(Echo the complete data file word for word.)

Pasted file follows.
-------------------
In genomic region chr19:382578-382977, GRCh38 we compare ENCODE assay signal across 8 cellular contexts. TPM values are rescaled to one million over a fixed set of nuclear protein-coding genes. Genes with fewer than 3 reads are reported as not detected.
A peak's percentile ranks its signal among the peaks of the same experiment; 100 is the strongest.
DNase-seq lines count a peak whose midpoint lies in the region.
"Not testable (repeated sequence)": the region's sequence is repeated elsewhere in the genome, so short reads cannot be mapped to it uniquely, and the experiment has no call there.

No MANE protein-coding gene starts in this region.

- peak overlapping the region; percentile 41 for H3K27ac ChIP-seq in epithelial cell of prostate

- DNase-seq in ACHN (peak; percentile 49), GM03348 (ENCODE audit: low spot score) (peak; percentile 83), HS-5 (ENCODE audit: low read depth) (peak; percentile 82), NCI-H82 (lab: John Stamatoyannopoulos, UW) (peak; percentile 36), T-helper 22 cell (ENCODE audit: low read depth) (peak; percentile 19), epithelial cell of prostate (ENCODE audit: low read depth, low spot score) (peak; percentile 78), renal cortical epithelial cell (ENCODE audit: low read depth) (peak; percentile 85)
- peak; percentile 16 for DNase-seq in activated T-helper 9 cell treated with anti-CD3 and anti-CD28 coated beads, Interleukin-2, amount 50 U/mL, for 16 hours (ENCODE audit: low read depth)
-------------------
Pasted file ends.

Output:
In genomic region chr19:382578-382977, GRCh38 we compare ENCODE assay signal across 8 cellular contexts. TPM values are rescaled to one million over a fixed set of nuclear protein-coding genes. Genes with fewer than 3 reads are reported as not detected.
A peak's percentile ranks its signal among the peaks of the same experiment; 100 is the strongest.
DNase-seq lines count a peak whose midpoint lies in the region.
"Not testable (repeated sequence)": the region's sequence is repeated elsewhere in the genome, so short reads cannot be mapped to it uniquely, and the experiment has no call there.

No MANE protein-coding gene starts in this region.

- peak overlapping the region; percentile 41 for H3K27ac ChIP-seq in epithelial cell of prostate

- DNase-seq in ACHN (peak; percentile 49), GM03348 (ENCODE audit: low spot score) (peak; percentile 83), HS-5 (ENCODE audit: low read depth) (peak; percentile 82), NCI-H82 (lab: John Stamatoyannopoulos, UW) (peak; percentile 36), T-helper 22 cell (ENCODE audit: low read depth) (peak; percentile 19), epithelial cell of prostate (ENCODE audit: low read depth, low spot score) (peak; percentile 78), renal cortical epithelial cell (ENCODE audit: low read depth) (peak; percentile 85)
- peak; percentile 16 for DNase-seq in activated T-helper 9 cell treated with anti-CD3 and anti-CD28 coated beads, Interleukin-2, amount 50 U/mL, for 16 hours (ENCODE audit: low read depth)